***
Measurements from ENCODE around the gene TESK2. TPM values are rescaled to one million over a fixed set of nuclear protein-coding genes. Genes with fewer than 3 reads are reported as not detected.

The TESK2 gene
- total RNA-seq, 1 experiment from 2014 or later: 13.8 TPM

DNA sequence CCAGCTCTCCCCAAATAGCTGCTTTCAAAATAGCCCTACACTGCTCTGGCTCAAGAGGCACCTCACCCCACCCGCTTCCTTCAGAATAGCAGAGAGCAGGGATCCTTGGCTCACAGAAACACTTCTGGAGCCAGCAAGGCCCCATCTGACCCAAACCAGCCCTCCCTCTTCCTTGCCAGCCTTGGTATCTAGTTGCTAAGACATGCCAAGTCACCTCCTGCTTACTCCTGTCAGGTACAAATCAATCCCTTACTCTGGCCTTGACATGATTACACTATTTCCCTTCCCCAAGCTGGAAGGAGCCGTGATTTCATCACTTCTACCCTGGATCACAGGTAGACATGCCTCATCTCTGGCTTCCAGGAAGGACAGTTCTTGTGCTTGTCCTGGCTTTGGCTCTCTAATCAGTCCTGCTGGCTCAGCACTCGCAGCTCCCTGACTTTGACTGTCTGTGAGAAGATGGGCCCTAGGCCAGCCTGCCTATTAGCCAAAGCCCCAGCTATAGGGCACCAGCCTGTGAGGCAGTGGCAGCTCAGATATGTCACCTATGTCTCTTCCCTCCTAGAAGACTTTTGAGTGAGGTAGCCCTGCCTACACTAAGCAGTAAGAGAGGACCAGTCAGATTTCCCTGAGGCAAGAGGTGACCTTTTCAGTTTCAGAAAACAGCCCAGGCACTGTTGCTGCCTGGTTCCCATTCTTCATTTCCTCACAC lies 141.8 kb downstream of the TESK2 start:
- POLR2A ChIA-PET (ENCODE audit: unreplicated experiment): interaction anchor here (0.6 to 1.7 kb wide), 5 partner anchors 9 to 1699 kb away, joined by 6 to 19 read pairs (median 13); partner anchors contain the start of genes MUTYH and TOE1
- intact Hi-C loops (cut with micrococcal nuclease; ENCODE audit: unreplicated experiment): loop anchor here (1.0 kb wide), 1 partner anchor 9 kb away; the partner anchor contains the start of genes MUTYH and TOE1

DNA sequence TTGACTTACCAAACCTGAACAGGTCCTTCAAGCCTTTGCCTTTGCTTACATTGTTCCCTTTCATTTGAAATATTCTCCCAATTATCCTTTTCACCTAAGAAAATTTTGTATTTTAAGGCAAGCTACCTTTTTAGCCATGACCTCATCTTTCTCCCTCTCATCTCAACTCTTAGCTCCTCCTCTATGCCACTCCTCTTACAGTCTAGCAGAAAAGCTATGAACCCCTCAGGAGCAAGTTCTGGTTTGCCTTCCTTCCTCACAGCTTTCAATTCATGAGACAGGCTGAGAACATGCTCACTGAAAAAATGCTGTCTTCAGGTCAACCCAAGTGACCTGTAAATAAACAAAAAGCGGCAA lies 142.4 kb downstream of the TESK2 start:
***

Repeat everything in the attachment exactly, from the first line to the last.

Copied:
Measurements from ENCODE around the gene TESK2. TPM values are rescaled to one million over a fixed set of nuclear protein-coding genes. Genes with fewer than 3 reads are reported as not detected.

The TESK2 gene
- total RNA-seq, 1 experiment from 2014 or later: 13.8 TPM

DNA sequence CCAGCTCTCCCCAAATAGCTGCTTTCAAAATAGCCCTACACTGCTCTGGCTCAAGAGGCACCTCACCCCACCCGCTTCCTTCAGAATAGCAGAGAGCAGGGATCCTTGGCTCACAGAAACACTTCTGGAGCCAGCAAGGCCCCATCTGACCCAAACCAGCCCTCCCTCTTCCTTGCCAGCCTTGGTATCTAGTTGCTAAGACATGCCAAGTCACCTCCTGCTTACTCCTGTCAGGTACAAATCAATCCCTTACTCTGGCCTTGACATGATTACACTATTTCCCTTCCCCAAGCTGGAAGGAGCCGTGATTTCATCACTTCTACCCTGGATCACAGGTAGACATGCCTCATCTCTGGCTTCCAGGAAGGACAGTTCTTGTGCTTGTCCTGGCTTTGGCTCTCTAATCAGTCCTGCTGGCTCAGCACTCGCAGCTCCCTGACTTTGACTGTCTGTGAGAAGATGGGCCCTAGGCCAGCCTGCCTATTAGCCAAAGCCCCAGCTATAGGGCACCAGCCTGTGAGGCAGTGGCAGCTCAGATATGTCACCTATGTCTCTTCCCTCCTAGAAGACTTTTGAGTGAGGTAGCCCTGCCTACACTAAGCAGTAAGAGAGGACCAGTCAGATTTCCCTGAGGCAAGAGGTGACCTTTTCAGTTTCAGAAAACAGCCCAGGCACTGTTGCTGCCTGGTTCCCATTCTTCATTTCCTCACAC lies 141.8 kb downstream of the TESK2 start:
- POLR2A ChIA-PET (ENCODE audit: unreplicated experiment): interaction anchor here (0.6 to 1.7 kb wide), 5 partner anchors 9 to 1699 kb away, joined by 6 to 19 read pairs (median 13); partner anchors contain the start of genes MUTYH and TOE1
- intact Hi-C loops (cut with micrococcal nuclease; ENCODE audit: unreplicated experiment): loop anchor here (1.0 kb wide), 1 partner anchor 9 kb away; the partner anchor contains the start of genes MUTYH and TOE1

DNA sequence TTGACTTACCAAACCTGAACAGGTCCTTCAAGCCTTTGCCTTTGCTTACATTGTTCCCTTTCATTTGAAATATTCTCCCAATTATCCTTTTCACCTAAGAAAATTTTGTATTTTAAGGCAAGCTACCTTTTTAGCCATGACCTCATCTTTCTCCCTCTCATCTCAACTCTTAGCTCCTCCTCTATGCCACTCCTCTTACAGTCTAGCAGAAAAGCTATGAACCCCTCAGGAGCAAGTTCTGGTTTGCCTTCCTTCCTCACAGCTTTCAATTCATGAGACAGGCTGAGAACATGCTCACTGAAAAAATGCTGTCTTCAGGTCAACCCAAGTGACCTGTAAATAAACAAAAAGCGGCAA lies 142.4 kb downstream of the TESK2 start: